Affecting Positive Change: DEI In UX Research

Inclusivity - Image by Rosy from Pixabay

Being adept at categorization is a vital evolutionary adaptation. How else would humans know the differences between poison and not poison, safe and dangerous, right and wrong, and us and them? Like all critters with a frontal lobe, we’d be extinct1 if we couldn’t tell up from down – metaphorically and literally. But humans go beyond using categories to survive: we often harshly characterize one another to our own detriment. 


User researchers care deeply about people’s beliefs and behaviors, so it’s important that we represent not only their needs as consumers but honor their identities as people. Key Lime Interactive does just that by providing a free Inclusivity IndexTM to every client as part of our service.


Key Lime Interactive’s Inclusivity Index

At Key Lime Interactive, we work hard to ensure diversity, equity, and inclusivity both internally among our staff and externally among participants and clients. As one of our primary principles, Key Lime provides every client with an Inclusivity Index – an analysis of and report about the characteristics of the people who participated in each study. 


The Inclusivity Index evaluates participants’ gender, race/ethnicity, and disability/use of assistive technology – along with other metrics that are relevant to the study. 


One of Key Lime’s core values is to do the right thing. So, we don’t conduct this index to count heads. We do the right thing by striving to ensure that participants are reflective of the diversity of the United States - or the country where the research is being conducted - population. This helps us identify opportunities for clients to expand inclusivity and to track improvements over time.


Affecting Positive Change – Doing the Right Thing

At Key Lime, we help affect positive change as we journey from every phase of the research process. We 

  • collaborate with stakeholders to scope inclusive projects
  • write equitable screeners to recruit diverse participants
  • analyze data through various lenses, and
  • represent participants’ perspectives in our deliverables – perspectives that have been traditionally underheard

Finally, we provide our unique Inclusivity Index free of charge as a service to all clients.

Key Lime Interactive’s Inclusivity Index aims to affect positive change for users – all users. The only way to do that is to ensure that a diversity of views is represented every time we do research. And in order to ensure that representation is accurately indexed, we rely on reputable demography databases – not just the easy go-to's. We do the same for our international research, going above and beyond to find comparable demographic data of equal caliber. 


From there, we provide clients with opportunities to reach new people they might otherwise have overlooked.


Demographic Databases

An important way that Key Lime has contributed to DEI efforts throughout the UX/CX field is to go beyond the United States Census and research better demographic databases. We’ve done a deep dive to make sure our Inclusivity Index sources are accurate, current, and respectful of groups’ own identifiers. It’s also key to ensure consistency of demographic data in order to accurately measure how we’ve improved DEI over time.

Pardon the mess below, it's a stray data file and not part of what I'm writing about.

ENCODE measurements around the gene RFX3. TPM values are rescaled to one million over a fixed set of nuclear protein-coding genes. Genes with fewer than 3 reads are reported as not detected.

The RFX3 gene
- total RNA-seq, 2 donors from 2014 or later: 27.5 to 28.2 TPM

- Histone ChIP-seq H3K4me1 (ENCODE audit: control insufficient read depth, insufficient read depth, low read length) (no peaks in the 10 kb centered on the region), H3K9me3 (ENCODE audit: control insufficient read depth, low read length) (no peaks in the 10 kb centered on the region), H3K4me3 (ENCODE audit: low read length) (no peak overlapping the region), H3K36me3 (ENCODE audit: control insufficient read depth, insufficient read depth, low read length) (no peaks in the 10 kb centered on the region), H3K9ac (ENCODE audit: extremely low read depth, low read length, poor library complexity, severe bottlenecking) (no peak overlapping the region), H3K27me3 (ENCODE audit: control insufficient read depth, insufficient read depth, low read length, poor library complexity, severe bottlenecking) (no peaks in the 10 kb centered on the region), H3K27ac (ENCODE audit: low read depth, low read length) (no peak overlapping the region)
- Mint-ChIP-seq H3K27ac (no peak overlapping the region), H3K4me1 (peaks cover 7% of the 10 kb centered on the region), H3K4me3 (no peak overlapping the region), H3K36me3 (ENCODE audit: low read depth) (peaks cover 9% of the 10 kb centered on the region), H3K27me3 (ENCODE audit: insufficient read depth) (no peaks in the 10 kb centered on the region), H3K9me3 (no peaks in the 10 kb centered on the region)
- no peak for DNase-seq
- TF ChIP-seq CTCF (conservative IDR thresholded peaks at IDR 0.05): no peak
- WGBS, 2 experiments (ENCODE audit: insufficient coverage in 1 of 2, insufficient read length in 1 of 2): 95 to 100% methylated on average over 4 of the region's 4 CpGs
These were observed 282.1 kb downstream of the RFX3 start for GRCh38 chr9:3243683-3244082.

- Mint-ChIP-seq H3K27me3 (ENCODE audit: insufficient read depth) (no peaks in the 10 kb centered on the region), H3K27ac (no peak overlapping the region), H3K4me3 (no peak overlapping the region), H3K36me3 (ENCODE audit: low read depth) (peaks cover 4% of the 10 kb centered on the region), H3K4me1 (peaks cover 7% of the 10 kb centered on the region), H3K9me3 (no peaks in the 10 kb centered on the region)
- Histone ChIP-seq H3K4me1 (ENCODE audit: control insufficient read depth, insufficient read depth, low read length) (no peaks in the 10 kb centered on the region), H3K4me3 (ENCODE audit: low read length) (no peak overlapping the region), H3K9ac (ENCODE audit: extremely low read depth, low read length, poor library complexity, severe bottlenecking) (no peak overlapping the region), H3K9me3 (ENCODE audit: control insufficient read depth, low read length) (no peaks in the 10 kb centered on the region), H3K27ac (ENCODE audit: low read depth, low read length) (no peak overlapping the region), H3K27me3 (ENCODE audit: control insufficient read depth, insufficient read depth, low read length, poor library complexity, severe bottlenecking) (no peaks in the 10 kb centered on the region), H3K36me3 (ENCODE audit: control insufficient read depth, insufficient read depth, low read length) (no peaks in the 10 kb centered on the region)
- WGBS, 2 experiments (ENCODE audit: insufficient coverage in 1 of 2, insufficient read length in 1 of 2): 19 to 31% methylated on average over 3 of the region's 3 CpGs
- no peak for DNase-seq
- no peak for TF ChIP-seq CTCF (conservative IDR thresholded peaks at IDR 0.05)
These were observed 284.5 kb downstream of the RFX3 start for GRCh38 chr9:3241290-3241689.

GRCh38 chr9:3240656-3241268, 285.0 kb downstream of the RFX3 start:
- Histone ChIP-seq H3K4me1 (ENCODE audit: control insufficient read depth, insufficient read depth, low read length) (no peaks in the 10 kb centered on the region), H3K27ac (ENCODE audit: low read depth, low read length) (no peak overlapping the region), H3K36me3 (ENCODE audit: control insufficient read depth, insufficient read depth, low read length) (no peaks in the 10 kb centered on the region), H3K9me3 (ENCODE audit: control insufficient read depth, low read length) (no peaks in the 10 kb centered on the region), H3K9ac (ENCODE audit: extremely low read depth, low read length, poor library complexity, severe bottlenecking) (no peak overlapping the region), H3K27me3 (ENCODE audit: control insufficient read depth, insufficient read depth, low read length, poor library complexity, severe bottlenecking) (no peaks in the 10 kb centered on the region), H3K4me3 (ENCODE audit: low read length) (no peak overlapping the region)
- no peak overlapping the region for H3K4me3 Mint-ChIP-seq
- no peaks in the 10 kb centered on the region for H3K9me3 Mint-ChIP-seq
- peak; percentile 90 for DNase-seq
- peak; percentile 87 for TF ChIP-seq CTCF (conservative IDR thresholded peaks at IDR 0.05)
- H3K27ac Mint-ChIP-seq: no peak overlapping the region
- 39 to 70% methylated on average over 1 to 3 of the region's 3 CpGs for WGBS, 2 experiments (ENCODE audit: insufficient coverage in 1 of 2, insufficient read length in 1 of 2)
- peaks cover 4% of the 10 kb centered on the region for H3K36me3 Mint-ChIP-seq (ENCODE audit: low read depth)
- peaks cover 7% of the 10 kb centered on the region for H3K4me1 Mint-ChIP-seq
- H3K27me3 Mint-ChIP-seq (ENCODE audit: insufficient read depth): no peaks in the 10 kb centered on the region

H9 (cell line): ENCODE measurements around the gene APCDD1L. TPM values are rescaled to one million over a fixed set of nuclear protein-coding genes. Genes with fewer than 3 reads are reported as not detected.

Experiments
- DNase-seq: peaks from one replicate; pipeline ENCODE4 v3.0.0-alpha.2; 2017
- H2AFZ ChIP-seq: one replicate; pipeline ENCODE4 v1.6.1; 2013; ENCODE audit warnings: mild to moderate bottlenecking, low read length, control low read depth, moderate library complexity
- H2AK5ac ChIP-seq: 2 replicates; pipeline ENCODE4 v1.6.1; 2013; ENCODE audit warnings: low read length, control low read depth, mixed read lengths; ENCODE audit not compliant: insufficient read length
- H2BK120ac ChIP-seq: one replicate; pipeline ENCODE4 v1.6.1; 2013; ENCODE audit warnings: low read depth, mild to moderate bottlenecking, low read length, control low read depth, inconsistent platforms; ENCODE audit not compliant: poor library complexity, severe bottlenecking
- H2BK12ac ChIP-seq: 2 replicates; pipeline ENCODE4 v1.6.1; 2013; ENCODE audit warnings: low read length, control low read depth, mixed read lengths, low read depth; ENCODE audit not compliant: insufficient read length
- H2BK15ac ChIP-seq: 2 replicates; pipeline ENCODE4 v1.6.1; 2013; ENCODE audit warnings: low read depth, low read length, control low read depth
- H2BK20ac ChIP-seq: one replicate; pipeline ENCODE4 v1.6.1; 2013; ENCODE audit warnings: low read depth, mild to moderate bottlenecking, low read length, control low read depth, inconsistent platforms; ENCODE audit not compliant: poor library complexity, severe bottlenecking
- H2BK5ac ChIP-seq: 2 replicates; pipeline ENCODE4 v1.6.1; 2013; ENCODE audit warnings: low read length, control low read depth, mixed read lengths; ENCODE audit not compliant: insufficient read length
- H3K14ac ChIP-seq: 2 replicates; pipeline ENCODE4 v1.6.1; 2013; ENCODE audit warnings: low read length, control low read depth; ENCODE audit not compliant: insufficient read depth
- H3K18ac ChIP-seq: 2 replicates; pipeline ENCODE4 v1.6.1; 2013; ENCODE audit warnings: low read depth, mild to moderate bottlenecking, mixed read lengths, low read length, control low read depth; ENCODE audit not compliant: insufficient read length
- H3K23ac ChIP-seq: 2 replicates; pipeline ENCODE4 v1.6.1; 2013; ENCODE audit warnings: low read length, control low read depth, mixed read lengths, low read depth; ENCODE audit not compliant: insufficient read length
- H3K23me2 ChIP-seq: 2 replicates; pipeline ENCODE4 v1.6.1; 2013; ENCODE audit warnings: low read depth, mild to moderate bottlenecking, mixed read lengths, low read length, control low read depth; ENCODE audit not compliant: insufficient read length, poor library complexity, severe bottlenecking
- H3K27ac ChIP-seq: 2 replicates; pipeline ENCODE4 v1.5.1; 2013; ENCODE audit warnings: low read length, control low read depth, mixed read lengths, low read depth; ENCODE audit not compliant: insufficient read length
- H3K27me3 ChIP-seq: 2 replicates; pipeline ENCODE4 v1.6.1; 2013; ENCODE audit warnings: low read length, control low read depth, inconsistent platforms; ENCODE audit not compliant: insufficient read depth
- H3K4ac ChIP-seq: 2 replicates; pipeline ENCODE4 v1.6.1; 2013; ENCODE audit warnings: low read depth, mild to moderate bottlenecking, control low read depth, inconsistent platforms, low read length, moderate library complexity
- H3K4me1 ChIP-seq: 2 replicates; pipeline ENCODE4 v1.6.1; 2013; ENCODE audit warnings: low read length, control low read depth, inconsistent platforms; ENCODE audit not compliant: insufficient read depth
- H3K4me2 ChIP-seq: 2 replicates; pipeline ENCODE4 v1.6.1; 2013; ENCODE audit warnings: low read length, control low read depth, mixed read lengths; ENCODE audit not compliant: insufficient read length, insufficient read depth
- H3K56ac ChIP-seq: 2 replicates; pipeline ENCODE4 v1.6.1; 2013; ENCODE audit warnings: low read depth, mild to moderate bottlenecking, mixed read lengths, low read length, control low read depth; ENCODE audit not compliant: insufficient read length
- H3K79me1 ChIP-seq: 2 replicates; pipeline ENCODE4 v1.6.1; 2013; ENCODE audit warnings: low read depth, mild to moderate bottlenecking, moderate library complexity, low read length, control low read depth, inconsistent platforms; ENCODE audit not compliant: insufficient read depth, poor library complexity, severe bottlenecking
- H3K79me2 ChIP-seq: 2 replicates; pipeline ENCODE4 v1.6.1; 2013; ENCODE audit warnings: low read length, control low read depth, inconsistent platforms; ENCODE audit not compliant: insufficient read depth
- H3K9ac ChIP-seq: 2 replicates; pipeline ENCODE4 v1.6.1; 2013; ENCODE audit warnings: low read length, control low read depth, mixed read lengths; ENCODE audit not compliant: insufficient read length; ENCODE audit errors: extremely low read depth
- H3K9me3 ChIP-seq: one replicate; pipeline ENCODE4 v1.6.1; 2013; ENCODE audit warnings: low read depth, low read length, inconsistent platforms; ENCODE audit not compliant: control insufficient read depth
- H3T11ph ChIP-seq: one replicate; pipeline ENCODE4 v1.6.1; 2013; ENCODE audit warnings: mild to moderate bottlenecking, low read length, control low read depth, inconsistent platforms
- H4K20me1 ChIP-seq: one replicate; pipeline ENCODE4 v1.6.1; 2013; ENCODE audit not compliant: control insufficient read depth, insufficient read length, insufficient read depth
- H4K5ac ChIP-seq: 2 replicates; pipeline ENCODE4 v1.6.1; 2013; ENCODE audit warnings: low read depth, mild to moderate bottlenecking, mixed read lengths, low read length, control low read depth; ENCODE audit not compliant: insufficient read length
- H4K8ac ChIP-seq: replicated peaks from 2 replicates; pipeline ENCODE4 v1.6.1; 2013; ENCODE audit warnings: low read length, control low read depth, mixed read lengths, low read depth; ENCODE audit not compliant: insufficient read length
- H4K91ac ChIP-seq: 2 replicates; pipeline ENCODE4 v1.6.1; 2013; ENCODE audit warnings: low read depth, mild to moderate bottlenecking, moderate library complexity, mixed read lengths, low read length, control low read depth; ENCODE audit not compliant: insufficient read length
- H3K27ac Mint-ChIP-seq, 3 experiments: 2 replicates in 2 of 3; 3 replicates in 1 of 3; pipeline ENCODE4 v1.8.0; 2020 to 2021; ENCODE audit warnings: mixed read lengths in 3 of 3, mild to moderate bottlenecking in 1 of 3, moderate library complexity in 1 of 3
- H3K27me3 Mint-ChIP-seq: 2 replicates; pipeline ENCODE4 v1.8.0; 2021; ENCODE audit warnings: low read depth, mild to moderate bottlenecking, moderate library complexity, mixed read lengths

Here’s a quick synopsis of the demographic indices we’ve found to be most useful. We provide many more details about demographics in our free Inclusivity Index Starter Kit, available online.


United States Census Bureau

The Census is in many ways fantastic, but it falls short in important areas – mostly having to do with misrepresenting sexual and gender minorities, labeling racial and ethnic categories, and over- and undercounting minority groups. To do better, head over to the …


American Community Survey (ACS)

The ACS is part of the US Census Bureau but collects data every year instead of every ten. It focuses on community-level socioeconomic factors. It also helps us see local microtrends alongside the macro.


National Center for Health Statistics (NCHS)

UX researchers should try to ensure that people with disabilities are accurately represented. The NCHS is one of several data repositories that Key Lime Interactive relies on when it comes to topics like the use of assistive technology.


US. Bureau of Labor Statistics

To avoid confusion about which jobs fall into which sector, Key Lime’s screeners consistently use the U.S. Bureau of Labor Statistics’ 17 recognized employment sectors.


UCLA School of Law – Williams Institute

When we craft our Inclusivity Index report for each project, we always take gender into account and ensure that we are doing our very best to represent the perspectives of folks who have historically been marginalized. 


We also rely on other databases to learn about the veteran population, digital device ownership and usage, internet access, and educational background.


Let Key Lime Help Improve Your DEI Maturity

To learn how you can help improve your company’s DEI maturity, listen to a recording of our webinar: DEI in UX: How to assess your level of maturity.


For more information about how Key Lime can help your company be more diverse, inclusive, and equitable – and the many other services we offer – contact us. We’re thrilled to help you with your UX/CX research projects and to answer any questions you might have.


1  Smith, J David et al. “Categorization: The View from Animal Cognition.” Behavioral sciences (Basel, Switzerland) vol. 6,2 12. 15 Jun. 2016, doi:10.3390/bs6020012

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